Against the Current, No. 43, March/April 1993
— The Editors
- Dedication to Audre Lorde (1934-1992)
Labor Under Clinton
— Kim Moody
TDU Faces Major Challenges Ahead
— Nick Davidson
Somalia: Operation Restore Hegemony, Part I
— Andy Pollack
The Problem of Reformism
— Robert Brenner
The Features of German Racism
— Gerd-Rainer Horn
Israel: Demand International Sanctions
— an interview with Lea Tsemel
Random Shots: Kampfer Goes Hollyweird
— R.F. Kampfer
- Women in the Struggle
Is Feminism Out of Fashion?
— Elissa Karg
Hollywood and the Backlash
— Betsy Esch
Beauty and the Backlash
— Sharon Feldman
Backlash in the Workplace
— Jane Slaughter and Dianne Feeley
- For International Women's Day
The Rebel Girl: Our Proud Legacy of Struggle
— Catherine Sameh
The Philippines: The Making of a Feminist Physician
— Delia D. Aguilar interviews Dr. de la Paz
- The Roots of Gabriela
Beyond Mothers and Colleens
— Allison Rolls
- Gender, Sexuality & Liberation
What Is Queer Nationalism?
— Peter Drucker
Lesbian Organizing in the '90s
— Ann Menasche
ACT-UP and the AIDS Crisis
— Kimberly Smith
Dialogue: Drifting with the Current
— E. Haberkern
Dialogue: The Issues in Bosnia
— David Finkel
- Letters to Against the Current
— Ravi Malhotra, response from Stephanie Coontz
Keep Up the Good Work
— David Linn
THIS IS REALLY about two years late to be giving a talk on queer nationalism. The first Queer Nation group, Queer Nation New York, was founded in April 1990. In some places, like New York and San Francisco, Queer Nation may even have peaked before the end of 1991, with hundreds of core activists in both places. Some of us socialists were distracted from the new phenomenon that year, particularly by the Gulf crisis which began in August 1990.
But better late than never, especially with something important While some Queer Nation groups have already split, shrunk drastically or even folded since the trend began, in some big cities like Chicago Queer Nation has been on the rise. In other places the rise of queer nationalism may still be ahead. In any event the ideas of queer nationalism continue to strongly influence people in the lesbian/gay community, even where Queer Nation groups have declined.
The problem, though, is that the ideas of queer nationalism are hard to pin down. In fact the only thing that we can say for sure unites all queer nationalists is — the word “queer” There is no simple definition of “queerness,” no single positive statement about “queeris ness” to which all queers would agree.
Any queer could contradict anything I say about queer nationalism, and some probably will. Even at the risk of being contradicted, I want to say two important things about queer nationalism, and try to back them up:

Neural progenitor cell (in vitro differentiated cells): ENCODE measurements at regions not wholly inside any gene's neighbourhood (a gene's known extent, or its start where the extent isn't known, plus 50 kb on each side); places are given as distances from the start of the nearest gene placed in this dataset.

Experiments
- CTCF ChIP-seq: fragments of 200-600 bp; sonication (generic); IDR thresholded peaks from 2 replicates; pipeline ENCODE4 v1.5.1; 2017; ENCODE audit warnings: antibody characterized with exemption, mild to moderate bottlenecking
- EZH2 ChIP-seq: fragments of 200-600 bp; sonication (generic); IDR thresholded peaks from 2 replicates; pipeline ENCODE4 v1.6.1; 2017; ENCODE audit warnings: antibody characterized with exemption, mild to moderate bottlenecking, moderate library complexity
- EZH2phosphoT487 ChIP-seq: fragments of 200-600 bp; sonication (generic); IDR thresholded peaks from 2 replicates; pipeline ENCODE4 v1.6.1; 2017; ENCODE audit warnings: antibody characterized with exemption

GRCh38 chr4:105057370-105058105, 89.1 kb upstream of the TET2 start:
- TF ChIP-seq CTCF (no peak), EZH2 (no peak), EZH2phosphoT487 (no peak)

• Queer nationalism is, following on the 1987 March on Washington and the rise of ACT-UP (AIDS Coalition to Unleash Power), part of the “second wave” of lesbian/gay liberation, the largest and most militant wave of lesbian/gay activism since the 1970s. As such, it should be hailed and supported.
• Queer nationalism has emerged in an overall context of societal reaction, in which lesbian/gay militancy has been largely isolated from and unsupported by its logical allies. In consequence queer nationalism includes some disturbingly ambiguous aspects, which should be challenged.
First the good news. A good place to start is the excellent Queer Nationalism issue of the lesbian/gay magazine Out/look.(1) As Allan Berube and Jeff Escoffier say in their introduction to the issue, “Queer is meant to be confrontational—opposed to gay assimilationists and straight oppressors while inclusive of people who have been marginalized by anyone in power.”
That line is a good capsule summary of the good news about queer nationalism. Let me enlarge on it a bit, under four subheads. As Berube and Escoffier say, queer is militant; anti-assimilationist; inclusive; and challenges the straight world head on.
Militant. Queers will get “in your face,” in public, anywhere. We assert what gay activist Scott Tucker once called “our right to the world.” The full range of issues and adversaries that queer nationalists take on comes across in the list of focus groups that Queer Nation/San Francisco had at its height: the streets, the media, the military, government institutions, universities, suburban malls, communities of color, other countries. The only place I can think of not included in this list is the workplace—a Queer Nation labor focus group was formed only late in 1992, in alliance with Teamster Joint Council 7, to support workers at a gay bar called the Endup. I’ll come back to this issue.
The queer nationalist response to straight resistance and attacks is “Queers bash back.” Lesbian/gay street patrols to defend against gaybashing (an idea that predates Queer Nation) put into practice this call to militant self-defense.
Anti-assimilationist and inclusive. To every part of the world they can, queers bring the fullness of who we are, in all our outrageousness and fabulousness. Queers are not discreet or moderate. Nor do we let any authorities of the “gay community” or “lesbian community” impose a particular definition of our identity, much less norms for our behavior Queers therefore emphatically include the most marginal among us: sadomasochists, intergenerational lovers, even people who have sex with people of the other gender.